Big Sound, Low Price: Creative Audigy

Test Of Sound Capacities

To keep our results clear and coherent, we limited ourselves to simple tests that would best reflect normal usage. We carried out a series of analog recordings while using the card's input/output converters to measure realistically the hiss or distortion that could be expected on a normal recording. To take our measurements, we used the Bench The Right Mark Audio Analyzer developed by, which will soon be available in open source. We also carried out two tests with the help of the measuring software Pinguin Audiometer ( Here are the details of our tests and results.


The frequency response curve of the card indicates whether it reproduces all the frequencies of the sound spectrum equally well. The test measured from 20 Hz to 20 kHz, the accepted limits of human hearing. Our results show a nice response curve, and although it is not perfect, especially above 16 kHz, it still ought to satisfy most users.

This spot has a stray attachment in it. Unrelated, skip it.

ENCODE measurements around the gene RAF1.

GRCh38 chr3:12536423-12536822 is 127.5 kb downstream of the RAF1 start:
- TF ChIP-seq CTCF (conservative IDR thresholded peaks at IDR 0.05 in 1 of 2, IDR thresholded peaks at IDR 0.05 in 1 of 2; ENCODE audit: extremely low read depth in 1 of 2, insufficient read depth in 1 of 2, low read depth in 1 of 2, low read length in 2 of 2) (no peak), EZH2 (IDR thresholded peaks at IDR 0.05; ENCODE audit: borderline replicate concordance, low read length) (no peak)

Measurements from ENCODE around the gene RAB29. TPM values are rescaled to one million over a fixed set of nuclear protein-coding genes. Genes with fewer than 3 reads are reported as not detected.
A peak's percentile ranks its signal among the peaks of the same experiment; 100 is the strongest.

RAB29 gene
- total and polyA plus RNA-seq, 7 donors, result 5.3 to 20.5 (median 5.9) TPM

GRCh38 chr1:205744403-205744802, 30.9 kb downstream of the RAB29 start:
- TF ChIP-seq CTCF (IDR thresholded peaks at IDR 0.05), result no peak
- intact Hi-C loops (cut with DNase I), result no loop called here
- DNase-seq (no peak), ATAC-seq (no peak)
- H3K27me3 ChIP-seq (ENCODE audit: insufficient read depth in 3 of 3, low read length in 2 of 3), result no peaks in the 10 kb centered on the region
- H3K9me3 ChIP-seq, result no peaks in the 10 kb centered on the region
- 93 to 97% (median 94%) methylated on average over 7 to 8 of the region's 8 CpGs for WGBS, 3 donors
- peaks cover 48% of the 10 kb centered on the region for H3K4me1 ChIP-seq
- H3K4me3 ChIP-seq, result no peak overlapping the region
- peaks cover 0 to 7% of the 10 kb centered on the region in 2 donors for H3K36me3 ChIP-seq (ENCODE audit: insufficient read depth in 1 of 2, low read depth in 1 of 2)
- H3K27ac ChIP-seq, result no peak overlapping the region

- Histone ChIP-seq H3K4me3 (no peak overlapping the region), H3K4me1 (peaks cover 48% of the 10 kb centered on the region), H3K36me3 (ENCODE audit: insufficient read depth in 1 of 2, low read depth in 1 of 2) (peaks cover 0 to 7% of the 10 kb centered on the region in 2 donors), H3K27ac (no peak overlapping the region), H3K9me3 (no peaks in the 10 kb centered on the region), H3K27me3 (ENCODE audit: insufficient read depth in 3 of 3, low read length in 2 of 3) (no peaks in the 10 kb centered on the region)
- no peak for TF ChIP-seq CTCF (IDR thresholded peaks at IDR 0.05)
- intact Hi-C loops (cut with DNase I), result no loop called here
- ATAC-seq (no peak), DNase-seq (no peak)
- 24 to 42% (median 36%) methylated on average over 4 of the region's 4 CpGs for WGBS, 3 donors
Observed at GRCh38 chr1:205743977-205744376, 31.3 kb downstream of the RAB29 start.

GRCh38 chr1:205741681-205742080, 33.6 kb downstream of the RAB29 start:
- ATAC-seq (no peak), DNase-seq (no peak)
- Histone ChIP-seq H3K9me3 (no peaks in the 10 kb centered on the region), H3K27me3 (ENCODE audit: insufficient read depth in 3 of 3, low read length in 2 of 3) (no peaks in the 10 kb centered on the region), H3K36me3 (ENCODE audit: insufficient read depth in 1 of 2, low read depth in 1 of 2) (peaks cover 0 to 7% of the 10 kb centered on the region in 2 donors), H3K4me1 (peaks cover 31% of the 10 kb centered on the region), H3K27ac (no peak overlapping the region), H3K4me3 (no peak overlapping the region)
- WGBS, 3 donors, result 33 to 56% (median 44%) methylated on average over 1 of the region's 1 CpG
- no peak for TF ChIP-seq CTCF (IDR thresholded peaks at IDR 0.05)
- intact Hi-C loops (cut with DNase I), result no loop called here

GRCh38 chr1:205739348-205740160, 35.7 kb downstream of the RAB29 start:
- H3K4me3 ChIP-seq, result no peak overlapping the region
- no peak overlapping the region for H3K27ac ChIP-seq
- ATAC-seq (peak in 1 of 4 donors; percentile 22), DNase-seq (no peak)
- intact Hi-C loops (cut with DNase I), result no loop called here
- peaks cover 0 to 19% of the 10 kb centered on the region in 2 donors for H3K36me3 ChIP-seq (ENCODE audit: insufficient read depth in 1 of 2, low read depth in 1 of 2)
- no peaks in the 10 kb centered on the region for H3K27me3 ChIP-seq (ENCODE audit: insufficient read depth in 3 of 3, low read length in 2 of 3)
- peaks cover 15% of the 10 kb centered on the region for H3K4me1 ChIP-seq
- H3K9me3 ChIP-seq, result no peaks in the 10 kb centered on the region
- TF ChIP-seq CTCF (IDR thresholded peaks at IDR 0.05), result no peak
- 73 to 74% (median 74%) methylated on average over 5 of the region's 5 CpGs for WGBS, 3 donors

Noise And Interference

The second test dealt with the level of noise and interference, especially measuring the background noise of the card, and indicating the sensitivity of the card to various forms of interference that arise near computers: power supplies, transformers or monitor screens. Here, we found an excellent noise level of -95 dB (A), which means almost absolute silence when playing or recording under normal conditions. If you use the mike preamplifier on input 2 instead of the line-in, you will of course lose quality, take on some hiss, and climb to around -70 dB.

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